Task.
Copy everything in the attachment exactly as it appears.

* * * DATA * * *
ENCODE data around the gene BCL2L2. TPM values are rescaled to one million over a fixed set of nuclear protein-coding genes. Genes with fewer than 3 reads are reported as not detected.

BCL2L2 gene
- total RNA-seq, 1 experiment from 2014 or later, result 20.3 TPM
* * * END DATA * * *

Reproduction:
ENCODE data around the gene BCL2L2. TPM values are rescaled to one million over a fixed set of nuclear protein-coding genes. Genes with fewer than 3 reads are reported as not detected.

BCL2L2 gene
- total RNA-seq, 1 experiment from 2014 or later, result 20.3 TPM